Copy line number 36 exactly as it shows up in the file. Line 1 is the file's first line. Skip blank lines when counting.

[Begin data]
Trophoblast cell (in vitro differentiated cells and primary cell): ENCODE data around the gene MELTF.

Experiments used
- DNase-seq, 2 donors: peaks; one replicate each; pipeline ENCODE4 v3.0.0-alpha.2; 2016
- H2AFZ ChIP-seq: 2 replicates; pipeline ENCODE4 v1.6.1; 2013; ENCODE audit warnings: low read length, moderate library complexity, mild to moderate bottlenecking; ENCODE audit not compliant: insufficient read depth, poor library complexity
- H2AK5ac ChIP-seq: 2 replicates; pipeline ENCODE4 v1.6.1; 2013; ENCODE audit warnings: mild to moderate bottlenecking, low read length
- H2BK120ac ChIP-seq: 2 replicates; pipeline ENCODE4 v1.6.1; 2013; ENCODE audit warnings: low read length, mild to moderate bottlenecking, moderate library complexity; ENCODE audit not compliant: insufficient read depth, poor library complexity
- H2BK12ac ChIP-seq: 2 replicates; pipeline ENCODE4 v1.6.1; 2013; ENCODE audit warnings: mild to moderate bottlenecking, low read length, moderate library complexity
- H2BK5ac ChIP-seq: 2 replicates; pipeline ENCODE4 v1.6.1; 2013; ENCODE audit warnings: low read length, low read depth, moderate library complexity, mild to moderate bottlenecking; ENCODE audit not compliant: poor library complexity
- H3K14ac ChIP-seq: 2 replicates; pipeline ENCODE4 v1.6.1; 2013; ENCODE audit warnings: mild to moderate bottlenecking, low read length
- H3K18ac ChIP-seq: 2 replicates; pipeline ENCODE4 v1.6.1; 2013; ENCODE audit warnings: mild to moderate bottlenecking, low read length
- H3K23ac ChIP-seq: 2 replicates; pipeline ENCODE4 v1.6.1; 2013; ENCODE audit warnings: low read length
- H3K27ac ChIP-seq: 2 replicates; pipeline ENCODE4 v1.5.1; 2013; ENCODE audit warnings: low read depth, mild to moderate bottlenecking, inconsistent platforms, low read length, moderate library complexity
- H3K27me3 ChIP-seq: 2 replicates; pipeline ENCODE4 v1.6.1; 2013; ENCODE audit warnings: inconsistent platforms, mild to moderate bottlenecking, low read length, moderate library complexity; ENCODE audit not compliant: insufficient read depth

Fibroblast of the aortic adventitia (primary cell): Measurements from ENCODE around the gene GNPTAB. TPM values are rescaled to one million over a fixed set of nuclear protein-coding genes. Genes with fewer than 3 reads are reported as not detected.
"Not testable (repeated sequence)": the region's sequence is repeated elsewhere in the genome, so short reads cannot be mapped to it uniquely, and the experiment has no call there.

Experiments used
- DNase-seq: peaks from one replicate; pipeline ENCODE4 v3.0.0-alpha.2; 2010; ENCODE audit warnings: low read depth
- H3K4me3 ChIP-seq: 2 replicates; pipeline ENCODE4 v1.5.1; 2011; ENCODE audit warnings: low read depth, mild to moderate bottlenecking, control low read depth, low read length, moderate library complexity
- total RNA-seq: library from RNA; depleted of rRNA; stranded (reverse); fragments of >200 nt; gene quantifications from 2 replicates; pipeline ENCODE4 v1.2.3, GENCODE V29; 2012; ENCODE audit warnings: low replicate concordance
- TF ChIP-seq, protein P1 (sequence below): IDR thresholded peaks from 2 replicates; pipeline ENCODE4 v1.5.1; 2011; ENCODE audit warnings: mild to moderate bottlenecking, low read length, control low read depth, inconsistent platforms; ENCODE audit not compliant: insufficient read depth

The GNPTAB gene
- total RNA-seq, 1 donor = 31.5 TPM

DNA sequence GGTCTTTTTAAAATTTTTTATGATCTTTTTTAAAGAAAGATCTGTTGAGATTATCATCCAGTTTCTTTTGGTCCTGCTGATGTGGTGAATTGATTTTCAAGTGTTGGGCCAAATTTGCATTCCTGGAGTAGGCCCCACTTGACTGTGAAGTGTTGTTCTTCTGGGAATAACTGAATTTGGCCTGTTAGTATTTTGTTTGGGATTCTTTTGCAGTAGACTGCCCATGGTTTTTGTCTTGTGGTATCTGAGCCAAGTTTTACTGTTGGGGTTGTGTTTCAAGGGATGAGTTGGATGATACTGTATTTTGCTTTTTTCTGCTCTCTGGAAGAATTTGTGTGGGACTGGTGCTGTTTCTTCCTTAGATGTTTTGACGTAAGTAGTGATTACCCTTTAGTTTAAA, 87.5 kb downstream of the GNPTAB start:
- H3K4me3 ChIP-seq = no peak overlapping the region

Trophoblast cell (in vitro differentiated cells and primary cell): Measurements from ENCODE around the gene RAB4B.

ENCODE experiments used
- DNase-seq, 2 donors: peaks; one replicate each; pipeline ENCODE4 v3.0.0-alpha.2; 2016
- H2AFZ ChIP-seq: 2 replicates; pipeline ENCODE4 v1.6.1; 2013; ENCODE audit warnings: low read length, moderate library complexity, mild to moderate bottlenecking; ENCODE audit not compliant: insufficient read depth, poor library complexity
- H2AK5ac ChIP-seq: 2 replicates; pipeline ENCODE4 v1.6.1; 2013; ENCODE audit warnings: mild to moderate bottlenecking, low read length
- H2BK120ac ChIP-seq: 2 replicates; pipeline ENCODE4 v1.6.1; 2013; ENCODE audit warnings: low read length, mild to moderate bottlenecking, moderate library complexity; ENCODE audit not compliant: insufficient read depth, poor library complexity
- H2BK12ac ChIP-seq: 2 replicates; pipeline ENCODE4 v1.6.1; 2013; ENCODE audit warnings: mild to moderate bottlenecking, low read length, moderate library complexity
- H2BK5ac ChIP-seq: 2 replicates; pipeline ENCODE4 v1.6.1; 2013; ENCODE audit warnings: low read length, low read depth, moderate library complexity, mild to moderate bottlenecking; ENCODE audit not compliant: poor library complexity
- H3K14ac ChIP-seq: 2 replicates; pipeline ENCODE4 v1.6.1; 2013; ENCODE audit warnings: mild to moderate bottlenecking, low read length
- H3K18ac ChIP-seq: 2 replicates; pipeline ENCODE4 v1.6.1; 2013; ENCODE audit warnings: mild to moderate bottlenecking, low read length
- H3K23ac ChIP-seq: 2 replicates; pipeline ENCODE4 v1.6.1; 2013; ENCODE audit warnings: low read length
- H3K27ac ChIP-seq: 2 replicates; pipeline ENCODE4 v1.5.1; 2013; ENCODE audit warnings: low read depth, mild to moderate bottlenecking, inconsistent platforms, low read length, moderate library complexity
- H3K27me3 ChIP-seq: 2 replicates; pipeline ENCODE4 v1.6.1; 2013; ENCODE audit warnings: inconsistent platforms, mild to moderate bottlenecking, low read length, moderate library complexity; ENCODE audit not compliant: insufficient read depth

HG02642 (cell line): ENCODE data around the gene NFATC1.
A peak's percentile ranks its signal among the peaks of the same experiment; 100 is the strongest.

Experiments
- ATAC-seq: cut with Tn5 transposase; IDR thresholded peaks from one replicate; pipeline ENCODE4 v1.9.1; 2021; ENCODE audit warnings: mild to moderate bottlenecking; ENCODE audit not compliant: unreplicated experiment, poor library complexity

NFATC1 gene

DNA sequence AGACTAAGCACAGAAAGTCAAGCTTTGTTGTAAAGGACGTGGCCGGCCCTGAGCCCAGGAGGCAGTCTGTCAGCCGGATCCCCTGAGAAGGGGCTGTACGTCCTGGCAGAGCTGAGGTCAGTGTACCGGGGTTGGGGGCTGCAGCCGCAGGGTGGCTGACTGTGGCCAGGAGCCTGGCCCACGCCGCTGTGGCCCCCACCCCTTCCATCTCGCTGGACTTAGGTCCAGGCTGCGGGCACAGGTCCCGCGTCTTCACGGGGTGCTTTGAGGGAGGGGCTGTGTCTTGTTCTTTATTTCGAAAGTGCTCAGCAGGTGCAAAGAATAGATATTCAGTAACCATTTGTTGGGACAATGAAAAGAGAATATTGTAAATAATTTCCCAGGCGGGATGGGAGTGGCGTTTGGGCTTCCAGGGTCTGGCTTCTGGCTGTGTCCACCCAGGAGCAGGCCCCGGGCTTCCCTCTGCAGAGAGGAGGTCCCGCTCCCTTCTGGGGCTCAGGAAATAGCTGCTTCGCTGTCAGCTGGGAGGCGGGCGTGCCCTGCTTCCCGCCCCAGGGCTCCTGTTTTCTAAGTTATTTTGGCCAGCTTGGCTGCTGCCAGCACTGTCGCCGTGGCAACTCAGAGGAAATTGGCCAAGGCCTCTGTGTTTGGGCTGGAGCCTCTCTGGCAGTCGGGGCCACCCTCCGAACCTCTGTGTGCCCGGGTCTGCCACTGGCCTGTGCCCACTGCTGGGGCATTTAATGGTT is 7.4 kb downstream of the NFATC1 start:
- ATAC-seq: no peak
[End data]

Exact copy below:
- H3K27ac ChIP-seq: 2 replicates; pipeline ENCODE4 v1.5.1; 2013; ENCODE audit warnings: low read depth, mild to moderate bottlenecking, inconsistent platforms, low read length, moderate library complexity